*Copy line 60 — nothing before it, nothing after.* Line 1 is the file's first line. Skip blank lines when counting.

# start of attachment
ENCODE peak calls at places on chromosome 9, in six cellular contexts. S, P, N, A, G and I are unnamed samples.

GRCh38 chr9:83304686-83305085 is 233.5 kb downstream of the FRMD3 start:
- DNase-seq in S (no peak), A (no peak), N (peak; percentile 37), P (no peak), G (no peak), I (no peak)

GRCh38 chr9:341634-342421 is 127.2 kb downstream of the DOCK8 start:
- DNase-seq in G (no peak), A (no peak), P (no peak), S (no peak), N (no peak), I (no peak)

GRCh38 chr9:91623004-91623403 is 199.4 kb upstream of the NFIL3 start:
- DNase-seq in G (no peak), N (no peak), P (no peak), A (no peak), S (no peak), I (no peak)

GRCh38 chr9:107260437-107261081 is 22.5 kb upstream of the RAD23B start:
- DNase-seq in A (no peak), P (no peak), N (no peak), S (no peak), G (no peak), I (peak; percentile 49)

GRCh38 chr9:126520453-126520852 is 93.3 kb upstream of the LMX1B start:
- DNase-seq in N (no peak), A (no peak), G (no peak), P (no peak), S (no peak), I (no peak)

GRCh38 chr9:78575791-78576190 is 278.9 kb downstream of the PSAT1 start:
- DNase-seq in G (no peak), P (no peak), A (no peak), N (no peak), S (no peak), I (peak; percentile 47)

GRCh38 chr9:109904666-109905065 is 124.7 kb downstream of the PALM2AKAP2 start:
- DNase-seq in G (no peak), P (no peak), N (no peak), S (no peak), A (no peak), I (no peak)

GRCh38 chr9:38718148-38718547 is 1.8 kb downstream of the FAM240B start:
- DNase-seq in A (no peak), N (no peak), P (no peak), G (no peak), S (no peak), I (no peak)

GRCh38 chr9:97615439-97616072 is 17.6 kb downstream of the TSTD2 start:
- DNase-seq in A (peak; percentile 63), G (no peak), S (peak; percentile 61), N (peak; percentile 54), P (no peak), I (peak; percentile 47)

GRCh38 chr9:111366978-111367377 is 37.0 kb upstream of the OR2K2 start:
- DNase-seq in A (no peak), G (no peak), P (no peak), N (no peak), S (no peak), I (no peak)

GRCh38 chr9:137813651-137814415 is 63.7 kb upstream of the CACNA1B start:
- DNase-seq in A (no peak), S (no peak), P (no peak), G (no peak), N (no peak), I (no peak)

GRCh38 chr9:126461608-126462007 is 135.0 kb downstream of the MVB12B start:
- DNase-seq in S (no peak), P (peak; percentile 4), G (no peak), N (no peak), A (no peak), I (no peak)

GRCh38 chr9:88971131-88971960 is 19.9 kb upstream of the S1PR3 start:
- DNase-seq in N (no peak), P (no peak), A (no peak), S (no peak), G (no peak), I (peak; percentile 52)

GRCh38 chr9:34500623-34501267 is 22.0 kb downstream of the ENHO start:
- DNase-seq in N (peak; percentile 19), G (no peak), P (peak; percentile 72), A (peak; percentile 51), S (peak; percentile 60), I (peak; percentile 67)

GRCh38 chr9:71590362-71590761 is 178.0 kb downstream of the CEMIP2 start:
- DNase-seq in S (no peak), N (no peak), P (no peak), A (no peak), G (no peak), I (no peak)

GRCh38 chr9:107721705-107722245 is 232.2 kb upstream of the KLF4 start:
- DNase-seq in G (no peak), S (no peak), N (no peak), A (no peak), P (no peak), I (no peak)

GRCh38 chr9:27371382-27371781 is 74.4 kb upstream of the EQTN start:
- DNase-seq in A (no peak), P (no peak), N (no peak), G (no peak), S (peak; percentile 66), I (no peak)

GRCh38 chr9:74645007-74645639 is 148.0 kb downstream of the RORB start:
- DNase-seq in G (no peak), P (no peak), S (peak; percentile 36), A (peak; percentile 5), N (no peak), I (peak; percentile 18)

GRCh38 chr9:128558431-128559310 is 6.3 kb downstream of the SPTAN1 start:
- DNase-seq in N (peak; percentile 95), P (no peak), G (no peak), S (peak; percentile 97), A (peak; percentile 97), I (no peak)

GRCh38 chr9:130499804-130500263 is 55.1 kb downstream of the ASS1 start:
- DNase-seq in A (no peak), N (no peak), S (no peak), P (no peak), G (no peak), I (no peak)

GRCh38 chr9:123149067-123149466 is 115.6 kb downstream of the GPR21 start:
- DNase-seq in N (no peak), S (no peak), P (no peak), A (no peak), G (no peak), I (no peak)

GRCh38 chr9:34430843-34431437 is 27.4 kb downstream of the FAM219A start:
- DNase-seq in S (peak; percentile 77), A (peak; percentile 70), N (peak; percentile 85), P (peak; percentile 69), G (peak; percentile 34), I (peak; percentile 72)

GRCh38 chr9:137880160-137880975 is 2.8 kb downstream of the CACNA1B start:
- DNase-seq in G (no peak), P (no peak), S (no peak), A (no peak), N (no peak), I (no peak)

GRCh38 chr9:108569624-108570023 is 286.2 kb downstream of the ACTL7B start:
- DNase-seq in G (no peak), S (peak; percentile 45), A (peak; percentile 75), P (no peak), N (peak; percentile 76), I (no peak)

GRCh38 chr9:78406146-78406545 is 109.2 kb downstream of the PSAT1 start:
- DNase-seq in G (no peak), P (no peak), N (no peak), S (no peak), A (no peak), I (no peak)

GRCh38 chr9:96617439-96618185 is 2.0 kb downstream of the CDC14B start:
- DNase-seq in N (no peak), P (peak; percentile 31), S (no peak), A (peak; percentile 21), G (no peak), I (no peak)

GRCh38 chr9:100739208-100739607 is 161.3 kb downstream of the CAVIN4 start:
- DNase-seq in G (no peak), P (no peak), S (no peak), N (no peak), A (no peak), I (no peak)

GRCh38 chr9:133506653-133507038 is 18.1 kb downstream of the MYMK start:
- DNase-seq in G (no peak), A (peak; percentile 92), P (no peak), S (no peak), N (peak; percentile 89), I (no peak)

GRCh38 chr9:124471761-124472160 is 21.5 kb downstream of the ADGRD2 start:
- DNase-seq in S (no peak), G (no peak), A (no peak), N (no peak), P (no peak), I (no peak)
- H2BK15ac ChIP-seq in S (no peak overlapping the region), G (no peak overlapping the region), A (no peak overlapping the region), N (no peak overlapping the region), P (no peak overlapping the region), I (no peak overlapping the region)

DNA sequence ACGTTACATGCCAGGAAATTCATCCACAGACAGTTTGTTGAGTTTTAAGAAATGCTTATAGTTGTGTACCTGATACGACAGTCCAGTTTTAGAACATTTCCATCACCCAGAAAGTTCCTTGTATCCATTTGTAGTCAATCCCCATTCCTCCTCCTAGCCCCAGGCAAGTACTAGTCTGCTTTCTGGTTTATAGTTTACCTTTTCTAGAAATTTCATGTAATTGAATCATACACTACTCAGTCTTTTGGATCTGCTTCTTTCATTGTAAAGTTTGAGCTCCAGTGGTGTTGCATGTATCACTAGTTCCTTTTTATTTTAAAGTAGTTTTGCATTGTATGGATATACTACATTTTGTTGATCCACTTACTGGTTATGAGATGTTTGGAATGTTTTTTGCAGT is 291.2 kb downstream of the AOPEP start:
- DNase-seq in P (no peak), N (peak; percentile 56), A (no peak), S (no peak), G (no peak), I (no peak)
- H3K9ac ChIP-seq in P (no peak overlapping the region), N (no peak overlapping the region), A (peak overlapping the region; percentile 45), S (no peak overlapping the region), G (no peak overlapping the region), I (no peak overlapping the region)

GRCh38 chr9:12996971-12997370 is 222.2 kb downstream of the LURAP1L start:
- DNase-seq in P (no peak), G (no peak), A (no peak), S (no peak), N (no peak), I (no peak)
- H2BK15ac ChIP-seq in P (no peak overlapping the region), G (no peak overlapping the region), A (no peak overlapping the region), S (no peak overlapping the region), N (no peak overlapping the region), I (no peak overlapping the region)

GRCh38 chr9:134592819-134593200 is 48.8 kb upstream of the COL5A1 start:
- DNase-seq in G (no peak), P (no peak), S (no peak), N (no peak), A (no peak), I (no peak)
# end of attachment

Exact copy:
- H2BK15ac ChIP-seq in S (no peak overlapping the region), G (no peak overlapping the region), A (no peak overlapping the region), N (no peak overlapping the region), P (no peak overlapping the region), I (no peak overlapping the region)